Seismic upgrade: reprogramming our companies and our lives

Written by : Tim Vasko | Published on July 05, 2009
Category: Wealth and Investing

I'm walking in Montreal - looking at the buildings around me - all of which are at once historic and modern. The City is vibrant and alive with activity - no signs of a recession here.

There are bikes sponsored by the city that anyone with a credit card can use for 30 min for free. This is a place that has started to connect to a new model from and ancient history. A place where history has been preserved and upgraded to a modern stability - where the cross-communication between French culture and language to those of English is just a way of life - the natural way of connecting in a multi-cultural structure.

All of this strikes me as I continue to walk through this beautiful city.

With the global economic shake up, organizations the world over have either crumbled or rest on shaky ground. How will they cross the chasm from the old to the new structures of business and communication? How are connections being built to reshape the world after the global economic earthquake that will ensure a more sound business model that is engineered for a future? All this, especially now knowing that the world's economy can be shaken at the core and tear apart the financial fabric and structures we took for granted?

Today, buyer uncertainty is at an all time high. Consumers, investors, and the remaining public that has regrouped (for now), have kept their jobs or kept their financial security somewhat in tact, are now looking for solid position, while wary of the likelihood of an aftershock.

Where does that leave the economics, the structures of business, and consumers after the economic landslide? Where will they find stability to build upon on both sides of the buyer/seller equation?

In a more stable, long-established time where business as usual was the order of the day, sellers sold and buyers bought. Information was peripheral, marketing promises were information to be trusted and counted on. This was the old structure, the historic building of communication for buyers and sellers, the order of the day. It was fine on both sides of the buy/sell model - perhaps even preferred. It was fast and superficial - more like a date than a relationship. It worked. It was functional - if not completely stable, like an old building before an earthquake hit.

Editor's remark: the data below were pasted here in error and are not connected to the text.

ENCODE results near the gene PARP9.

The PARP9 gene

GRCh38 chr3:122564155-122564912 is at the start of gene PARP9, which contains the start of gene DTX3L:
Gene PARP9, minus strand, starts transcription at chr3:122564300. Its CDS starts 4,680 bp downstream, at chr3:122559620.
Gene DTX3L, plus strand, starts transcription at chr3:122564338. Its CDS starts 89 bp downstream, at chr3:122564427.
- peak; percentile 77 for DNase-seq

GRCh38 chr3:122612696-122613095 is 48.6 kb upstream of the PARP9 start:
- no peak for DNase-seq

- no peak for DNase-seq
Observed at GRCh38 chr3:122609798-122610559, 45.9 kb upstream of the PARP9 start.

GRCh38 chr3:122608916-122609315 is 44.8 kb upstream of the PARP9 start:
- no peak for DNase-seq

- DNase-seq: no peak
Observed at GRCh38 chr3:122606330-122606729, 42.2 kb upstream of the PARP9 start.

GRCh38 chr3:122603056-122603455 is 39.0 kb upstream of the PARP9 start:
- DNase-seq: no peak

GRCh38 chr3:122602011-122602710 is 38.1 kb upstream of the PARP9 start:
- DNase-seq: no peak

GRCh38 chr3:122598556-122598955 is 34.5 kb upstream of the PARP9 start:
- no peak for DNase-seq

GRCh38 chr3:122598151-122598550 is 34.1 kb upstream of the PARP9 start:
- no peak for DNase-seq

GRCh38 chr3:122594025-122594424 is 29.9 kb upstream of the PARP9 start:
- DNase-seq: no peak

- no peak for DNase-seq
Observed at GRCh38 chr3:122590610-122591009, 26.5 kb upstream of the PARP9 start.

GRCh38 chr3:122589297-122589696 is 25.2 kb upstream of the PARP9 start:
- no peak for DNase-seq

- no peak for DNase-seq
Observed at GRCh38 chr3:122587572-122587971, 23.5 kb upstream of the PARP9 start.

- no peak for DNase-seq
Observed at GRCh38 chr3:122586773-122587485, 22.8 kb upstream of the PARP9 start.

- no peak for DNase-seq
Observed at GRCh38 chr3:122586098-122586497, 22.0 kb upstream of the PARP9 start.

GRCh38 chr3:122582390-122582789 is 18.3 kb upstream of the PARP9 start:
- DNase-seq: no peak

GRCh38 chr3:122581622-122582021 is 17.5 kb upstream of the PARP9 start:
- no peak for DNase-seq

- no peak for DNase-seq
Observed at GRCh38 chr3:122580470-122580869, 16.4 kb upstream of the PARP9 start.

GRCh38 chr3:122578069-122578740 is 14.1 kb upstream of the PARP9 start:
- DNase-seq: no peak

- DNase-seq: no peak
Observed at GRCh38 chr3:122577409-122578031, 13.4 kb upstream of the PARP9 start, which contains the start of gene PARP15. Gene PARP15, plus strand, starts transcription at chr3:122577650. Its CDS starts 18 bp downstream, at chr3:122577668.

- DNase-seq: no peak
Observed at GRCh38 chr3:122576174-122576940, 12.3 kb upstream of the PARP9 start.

The business model was all about creating imagination and image - all that was required for a buyer or investor to "feel good" about, well, buying. Not anymore. Glossy just doesn't cut it. Like a house of cards, the papers and magazines - sellers of information (read: advertisements) - have come crashing down along with the markets. Such is the fate of the traditional model of buyer/seller information pushing.

The marketing media could not hold up to the fundamental change in business as a result of today's shaky economic environment.

The information-era business of today is forming with tough questions and online conversations about the information sellers use to "sell" - what buyers, investors, bankers expect.

Sellers need to be rebuild their models. They need to add more than another web image or magazine ad to their infrastructure. Buyers and bankers are going to demand a deep understanding and solid foundation on which to base their decisions.